About Food in Jamaica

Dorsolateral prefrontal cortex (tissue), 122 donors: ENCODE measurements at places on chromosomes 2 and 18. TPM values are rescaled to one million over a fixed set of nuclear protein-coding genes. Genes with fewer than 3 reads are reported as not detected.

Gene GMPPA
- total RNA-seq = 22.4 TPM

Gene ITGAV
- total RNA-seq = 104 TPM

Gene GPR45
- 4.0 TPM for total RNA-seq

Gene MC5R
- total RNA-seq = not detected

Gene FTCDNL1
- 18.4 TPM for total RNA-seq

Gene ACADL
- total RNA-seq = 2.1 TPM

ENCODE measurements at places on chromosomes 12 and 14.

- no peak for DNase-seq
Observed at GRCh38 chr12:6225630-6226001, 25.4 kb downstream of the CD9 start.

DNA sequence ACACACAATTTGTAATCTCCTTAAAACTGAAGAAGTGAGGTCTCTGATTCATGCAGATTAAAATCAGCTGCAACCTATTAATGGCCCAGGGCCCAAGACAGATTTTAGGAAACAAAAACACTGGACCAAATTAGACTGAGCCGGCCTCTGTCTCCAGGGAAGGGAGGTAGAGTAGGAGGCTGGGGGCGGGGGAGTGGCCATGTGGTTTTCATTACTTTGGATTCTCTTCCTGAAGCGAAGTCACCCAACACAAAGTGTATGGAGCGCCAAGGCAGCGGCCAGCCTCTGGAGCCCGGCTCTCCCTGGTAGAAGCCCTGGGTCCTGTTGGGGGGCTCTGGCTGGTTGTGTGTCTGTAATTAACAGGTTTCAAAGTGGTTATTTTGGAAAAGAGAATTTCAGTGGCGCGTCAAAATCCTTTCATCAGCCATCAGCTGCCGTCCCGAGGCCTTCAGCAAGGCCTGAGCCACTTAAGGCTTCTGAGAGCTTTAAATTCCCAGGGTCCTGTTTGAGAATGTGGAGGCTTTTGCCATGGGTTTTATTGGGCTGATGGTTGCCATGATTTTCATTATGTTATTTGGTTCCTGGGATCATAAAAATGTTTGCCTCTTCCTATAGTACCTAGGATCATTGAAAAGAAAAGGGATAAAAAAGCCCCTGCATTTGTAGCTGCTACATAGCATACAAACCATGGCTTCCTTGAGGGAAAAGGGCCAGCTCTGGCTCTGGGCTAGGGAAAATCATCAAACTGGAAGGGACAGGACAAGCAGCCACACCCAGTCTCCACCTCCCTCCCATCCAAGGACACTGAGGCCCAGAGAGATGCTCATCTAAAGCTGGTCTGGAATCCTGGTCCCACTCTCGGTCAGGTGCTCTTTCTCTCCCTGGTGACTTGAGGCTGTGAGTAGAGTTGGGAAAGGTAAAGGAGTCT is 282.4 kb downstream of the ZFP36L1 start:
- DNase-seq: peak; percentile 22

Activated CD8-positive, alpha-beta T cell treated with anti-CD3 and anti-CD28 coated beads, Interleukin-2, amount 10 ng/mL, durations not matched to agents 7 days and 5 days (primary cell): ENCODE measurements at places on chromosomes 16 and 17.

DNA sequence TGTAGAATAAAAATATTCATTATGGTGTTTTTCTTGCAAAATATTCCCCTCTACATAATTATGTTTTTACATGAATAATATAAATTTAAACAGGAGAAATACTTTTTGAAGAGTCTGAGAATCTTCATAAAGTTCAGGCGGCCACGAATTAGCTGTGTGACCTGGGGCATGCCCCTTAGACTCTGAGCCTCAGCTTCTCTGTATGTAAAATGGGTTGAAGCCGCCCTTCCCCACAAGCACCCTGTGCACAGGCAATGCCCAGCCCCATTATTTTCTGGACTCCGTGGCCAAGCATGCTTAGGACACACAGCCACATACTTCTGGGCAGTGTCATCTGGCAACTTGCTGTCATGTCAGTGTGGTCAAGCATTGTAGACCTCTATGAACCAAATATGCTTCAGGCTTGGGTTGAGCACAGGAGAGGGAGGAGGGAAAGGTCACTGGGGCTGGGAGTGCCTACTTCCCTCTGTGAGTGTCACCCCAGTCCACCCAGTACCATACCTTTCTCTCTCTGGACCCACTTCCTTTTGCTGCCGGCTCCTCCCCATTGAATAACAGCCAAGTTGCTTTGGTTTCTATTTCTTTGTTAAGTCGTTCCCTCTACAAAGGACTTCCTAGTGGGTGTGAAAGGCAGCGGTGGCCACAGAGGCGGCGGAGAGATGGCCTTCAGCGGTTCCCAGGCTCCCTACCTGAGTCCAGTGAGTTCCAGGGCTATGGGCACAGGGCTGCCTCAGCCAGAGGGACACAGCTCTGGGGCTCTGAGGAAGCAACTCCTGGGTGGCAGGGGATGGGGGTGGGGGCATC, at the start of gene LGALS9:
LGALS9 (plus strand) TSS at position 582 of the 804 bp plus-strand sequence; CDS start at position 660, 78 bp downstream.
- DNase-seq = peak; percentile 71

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Ackee and saltfish Ackee and saltfish is a traditional Jamaican dish, internationally known as Jamaica's national dish. It spread to other countries with the Jamaican diaspora. The ackee fruit was imported to Jamaica from West Africa (probably on a slave ship) before 1778. It is also known as blighia sapida. The scientific name honours Captain William Bligh who took the fruit from Jamaica to the Royal Botanic Gardens in Kew, England in 1793 and introduced it to science. Because parts of the fruit are toxic, there are shipping restrictions when being imported. To prepare the dish, salt cod (packet salt fish may need to be boiled down and should be free of 'pink' mould) is sautéed with boiled ackee, onions, Scotch Bonnet (optional) bell peppers, tomatoes, and spices, such as black pepper and pimiento. It can be garnished with crisp bacon and fresh tomatoes, and is usually served as breakfast or dinner alongside breadfruit, hard dough bread, Dumplings, or boiled green bananas. In the United Kingdom, Canada and the United States, "ackee and saltfish" is eaten widely, although canned ackee is more often used than fresh in some foreign countries. However, people from countries where the fruit is indigenous prefer to eat fresh ackee from the pod as opposed to ackee from a tin. Fresh ackee, if prepared improperly, can be dangerous. When cooked, ackee has a soft texture, somewhat akin to scrambled egg. Stamp and Go Stamp and Go is a fish fritter in Jamaican cuisine. It is part of a Jamaican breakfast along with ackee and callaloo fritters. It is referred to as one of the original fast foods. And the name is said to refer to people stamping their feet and then going with the fast to prepare meal. Mango Can you imagine a treat so sweet

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